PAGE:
The kinds of systemic violence against black men that has been so dramatically visible in the last few years is fueled by a culture in which white people continue to think of black men as monsters.
South Hadley, Massachusetts (PRWEB) August 13, 2016
Two hundred years ago this summer, the 18-year-old writer Mary Wollstonecraft Godwin and her husband-to-be, poet Percy Bysshe Shelley, stood on the shores of Lake Geneva, Switzerland, with their friends poet Lord Byron and physician John William Polidori and dared one another to invent an original ghost story.
That legendary contest became the basis of Wollstonecraft Godwin’s novel Frankenstein, or The Modern Prometheus, which is as resonant today as it was when it was first published in 1818.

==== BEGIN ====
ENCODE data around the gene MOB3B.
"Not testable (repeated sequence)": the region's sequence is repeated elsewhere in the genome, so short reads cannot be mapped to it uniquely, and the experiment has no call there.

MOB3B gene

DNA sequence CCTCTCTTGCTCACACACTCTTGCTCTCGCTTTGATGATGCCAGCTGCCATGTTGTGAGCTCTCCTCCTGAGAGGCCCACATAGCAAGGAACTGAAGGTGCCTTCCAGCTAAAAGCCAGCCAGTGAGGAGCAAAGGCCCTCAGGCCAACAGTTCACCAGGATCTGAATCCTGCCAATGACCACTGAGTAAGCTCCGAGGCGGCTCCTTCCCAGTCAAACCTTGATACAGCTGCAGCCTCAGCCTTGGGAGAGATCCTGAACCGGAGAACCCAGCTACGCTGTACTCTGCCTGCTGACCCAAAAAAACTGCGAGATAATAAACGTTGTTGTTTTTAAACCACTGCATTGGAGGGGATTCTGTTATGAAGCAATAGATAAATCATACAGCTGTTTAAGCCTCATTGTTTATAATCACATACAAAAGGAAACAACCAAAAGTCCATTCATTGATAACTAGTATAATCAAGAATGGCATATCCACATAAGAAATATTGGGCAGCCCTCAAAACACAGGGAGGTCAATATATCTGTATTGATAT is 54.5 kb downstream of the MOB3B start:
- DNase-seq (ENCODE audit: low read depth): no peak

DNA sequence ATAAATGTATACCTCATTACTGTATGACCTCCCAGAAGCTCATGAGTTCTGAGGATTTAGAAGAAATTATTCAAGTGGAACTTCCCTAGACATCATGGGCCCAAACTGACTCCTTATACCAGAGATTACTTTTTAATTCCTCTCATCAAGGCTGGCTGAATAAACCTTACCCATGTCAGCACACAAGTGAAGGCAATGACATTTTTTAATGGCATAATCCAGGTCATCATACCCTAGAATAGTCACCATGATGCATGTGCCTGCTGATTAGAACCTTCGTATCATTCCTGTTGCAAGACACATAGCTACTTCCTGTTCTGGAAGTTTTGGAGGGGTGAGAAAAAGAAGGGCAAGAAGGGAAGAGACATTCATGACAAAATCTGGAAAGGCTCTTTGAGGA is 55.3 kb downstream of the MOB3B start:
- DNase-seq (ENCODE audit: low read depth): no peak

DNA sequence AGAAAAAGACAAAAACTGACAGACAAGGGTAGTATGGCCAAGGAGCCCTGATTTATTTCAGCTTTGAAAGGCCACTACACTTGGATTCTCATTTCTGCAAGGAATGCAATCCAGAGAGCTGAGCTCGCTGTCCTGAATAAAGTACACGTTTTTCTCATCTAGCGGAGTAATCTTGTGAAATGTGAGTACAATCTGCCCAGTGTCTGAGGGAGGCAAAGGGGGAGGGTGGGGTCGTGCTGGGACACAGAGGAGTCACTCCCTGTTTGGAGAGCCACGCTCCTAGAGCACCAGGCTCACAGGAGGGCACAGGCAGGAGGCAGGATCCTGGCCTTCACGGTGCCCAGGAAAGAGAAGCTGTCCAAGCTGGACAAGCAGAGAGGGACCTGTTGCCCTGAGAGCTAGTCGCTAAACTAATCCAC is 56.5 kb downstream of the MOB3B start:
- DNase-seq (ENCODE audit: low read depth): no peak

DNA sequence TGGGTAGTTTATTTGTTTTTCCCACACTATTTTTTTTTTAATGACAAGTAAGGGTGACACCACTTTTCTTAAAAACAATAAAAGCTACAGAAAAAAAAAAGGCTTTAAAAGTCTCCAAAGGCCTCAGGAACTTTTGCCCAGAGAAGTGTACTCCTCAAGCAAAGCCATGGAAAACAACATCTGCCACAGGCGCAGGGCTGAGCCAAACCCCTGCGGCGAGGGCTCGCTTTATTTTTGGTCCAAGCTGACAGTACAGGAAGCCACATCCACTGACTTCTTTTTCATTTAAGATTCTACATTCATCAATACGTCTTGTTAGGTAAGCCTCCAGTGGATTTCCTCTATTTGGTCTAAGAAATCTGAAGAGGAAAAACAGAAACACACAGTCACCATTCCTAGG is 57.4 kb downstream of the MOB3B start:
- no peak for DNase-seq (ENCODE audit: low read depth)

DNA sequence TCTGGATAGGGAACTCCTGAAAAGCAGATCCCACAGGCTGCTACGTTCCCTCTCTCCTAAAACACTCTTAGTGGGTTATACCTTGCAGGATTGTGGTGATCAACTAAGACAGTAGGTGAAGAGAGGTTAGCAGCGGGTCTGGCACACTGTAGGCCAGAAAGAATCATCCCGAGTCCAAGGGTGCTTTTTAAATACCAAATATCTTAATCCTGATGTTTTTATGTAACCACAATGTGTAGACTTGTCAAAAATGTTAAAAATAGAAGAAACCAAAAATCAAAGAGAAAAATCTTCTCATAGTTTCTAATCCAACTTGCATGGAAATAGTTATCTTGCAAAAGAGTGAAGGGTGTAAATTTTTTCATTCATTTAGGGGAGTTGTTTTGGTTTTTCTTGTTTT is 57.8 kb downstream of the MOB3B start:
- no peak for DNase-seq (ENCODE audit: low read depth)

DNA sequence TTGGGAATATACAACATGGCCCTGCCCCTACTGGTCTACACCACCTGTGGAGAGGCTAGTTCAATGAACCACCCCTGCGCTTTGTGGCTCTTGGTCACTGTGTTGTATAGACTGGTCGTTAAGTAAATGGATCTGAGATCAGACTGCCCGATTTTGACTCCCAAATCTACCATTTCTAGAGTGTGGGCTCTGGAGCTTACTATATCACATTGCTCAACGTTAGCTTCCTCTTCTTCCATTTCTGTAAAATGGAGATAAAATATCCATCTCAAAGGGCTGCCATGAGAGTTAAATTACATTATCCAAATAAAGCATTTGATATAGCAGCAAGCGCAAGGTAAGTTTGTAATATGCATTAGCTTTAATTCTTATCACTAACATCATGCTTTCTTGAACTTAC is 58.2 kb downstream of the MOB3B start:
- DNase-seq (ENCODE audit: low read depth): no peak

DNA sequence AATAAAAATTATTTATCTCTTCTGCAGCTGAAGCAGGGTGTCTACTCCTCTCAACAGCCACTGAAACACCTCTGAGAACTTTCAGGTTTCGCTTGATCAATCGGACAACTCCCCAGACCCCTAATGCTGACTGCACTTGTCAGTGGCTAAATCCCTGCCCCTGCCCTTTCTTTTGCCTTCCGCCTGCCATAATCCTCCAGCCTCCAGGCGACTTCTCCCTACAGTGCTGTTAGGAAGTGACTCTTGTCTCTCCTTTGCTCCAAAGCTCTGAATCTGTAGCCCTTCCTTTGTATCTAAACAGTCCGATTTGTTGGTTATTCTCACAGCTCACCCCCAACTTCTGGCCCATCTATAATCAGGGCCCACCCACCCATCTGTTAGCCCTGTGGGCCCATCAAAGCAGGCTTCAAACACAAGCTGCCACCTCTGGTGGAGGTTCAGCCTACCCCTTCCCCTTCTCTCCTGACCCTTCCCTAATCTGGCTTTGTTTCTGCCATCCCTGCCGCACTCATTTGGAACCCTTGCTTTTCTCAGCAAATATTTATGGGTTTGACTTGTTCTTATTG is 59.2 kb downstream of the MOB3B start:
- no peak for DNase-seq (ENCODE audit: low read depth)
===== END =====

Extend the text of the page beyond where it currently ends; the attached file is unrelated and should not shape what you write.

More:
“Today, the Frankenstein metaphor is still tragically relevant,” said Elizabeth Young in a recent interview for the college. Young, the Carl M. and Elsie A. Small Professor of English at Mount Holyoke College, studies American literature and culture.
“The kinds of systemic violence against black men that has been so dramatically visible in the last few years is fueled by a culture in which white people continue to think of black men as monsters.”
Most recently, the Frankenstein metaphor has been applied to Donald Trump. Senate Minority Leader Harry Reid invoked the image, along with others. “This is a way of saying that the Republican Party, rather than distancing itself from Trump, needs to acknowledge that it is responsible for creating the conditions in which Trump flourished and ran amok,” said Young.
Read the whole interview here.